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Imagine to steer NBC terror saga

NBC U pulling ahead in Commission Report race

NEW YORK — Brian Grazer and Ron Howard’s Imagine Entertainment has won the race to bring the 9/11 Commission Report to the small screen.

Shingle has inked a deal with NBC Universal TV to produce an eight-hour mini based on the bestselling book, which documents events leading up to the nation’s worst-ever terrorist attack.

Graham Yost, writer of “Boomtown” and two episodes of “Band of Brothers,” will write and exec produce. Howard, Grazer and Imagine TV prexy David Nevins will exec produce; no director has been set.

Project could air as soon as next season, but could take longer given the size of the project.

NBC U will produce in association with 20th Century Fox TV. NBC Entertainment prexy Kevin Reilly was integral in putting together the deal Nevins said.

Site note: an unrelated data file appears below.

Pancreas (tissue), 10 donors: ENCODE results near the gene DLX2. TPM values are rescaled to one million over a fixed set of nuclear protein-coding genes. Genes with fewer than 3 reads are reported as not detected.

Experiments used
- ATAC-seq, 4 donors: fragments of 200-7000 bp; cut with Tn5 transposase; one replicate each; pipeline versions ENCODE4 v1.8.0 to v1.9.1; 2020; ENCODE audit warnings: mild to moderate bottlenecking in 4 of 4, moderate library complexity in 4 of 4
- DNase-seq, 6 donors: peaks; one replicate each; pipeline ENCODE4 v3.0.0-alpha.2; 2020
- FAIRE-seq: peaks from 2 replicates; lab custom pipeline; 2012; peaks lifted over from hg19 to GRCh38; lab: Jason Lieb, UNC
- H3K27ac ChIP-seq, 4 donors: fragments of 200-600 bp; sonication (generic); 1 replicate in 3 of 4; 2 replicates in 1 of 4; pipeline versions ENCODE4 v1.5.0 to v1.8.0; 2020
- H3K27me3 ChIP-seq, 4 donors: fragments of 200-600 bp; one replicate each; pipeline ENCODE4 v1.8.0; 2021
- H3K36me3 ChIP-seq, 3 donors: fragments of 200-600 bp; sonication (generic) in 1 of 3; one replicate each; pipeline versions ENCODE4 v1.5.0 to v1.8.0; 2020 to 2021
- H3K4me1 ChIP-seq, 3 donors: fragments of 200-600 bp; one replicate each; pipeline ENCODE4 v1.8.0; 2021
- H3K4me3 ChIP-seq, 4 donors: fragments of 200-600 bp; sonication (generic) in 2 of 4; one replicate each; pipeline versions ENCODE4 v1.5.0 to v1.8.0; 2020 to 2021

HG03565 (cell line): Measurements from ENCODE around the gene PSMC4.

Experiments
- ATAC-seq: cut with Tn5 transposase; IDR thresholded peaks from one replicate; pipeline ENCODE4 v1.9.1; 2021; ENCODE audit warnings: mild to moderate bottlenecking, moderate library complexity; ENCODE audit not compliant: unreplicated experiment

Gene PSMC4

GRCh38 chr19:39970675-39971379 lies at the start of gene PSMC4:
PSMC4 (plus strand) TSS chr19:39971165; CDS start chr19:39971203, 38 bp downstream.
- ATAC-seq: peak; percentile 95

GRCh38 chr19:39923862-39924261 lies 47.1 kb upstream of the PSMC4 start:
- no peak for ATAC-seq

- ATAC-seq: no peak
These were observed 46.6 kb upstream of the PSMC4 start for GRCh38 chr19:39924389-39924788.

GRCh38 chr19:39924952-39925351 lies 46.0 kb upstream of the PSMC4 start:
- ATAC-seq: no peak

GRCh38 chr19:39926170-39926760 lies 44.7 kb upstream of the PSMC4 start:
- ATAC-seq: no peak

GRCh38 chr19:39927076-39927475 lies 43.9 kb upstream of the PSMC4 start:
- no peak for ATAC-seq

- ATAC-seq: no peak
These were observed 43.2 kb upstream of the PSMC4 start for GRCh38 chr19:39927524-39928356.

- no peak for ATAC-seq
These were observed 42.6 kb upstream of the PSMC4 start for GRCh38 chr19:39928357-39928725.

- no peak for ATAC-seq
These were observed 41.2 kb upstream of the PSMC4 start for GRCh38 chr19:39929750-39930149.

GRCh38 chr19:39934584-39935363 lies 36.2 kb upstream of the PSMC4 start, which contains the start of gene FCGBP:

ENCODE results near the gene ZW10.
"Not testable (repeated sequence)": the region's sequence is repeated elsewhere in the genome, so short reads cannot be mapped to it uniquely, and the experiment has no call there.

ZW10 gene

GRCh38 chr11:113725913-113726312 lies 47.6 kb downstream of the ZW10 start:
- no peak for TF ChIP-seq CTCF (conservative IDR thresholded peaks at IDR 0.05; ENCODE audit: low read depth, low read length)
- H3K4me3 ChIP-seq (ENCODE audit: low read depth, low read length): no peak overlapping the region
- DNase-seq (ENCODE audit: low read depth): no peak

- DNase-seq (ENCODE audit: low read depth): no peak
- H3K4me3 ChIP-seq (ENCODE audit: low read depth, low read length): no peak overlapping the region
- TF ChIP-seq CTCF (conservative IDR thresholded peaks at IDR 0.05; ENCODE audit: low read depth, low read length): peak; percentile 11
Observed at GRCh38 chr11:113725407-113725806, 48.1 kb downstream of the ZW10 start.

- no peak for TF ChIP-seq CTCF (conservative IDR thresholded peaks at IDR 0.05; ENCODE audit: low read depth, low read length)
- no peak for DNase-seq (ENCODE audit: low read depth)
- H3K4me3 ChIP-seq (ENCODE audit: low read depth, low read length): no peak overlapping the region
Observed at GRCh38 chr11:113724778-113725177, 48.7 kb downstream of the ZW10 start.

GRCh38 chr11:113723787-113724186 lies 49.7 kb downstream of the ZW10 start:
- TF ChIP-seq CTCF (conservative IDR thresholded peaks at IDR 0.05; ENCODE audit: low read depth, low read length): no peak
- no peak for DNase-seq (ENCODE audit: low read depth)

“It’s going to do everything that the book does,” Grazer said. “We just want to be nonpartisan about it and to dramatize in the best and most authentic way what we’ve learned from it.”

Deal puts Peacock in the pole position to bring the 585-page investigation into the 9/11 attacks to TV.

ABC has held talks with several producers about creating a miniseries based on the book, but their task gets tougher now that the Peacock has a project under way.

The book, written by commission members including former New Jersey Gov. Thomas H. Kean, former U.S. Rep. Lee Hamilton and former Sen. Bob Kerrey, has been widely praised for its compelling narrative style.

Unlike the Starr Report, which read like a tawdry legal brief, the 9/11 Commission’s report is written like a novel, complete with storytelling scenes constructed from 1,200 interviews with survivors, government officials and safety personnel.

Its spare prose style was the product of adjectives being omitted to avoid placing blame or making partisan judgments.

Grazer said the series will start with the Oklahoma City bombing in 1995 and take the viewer through the currents in the Islamic world and intelligence failures that led to the terrorist attacks in 2001.

“If you do it right, you’re making an oral document for the world to see and you’re not pointing fingers,” Grazer said. “We will interview survivors and many people who were the government agencies that were involved.”

Grazer, Howard and Yost also worked together as producers on the HBO mini “From the Earth to the Moon.”

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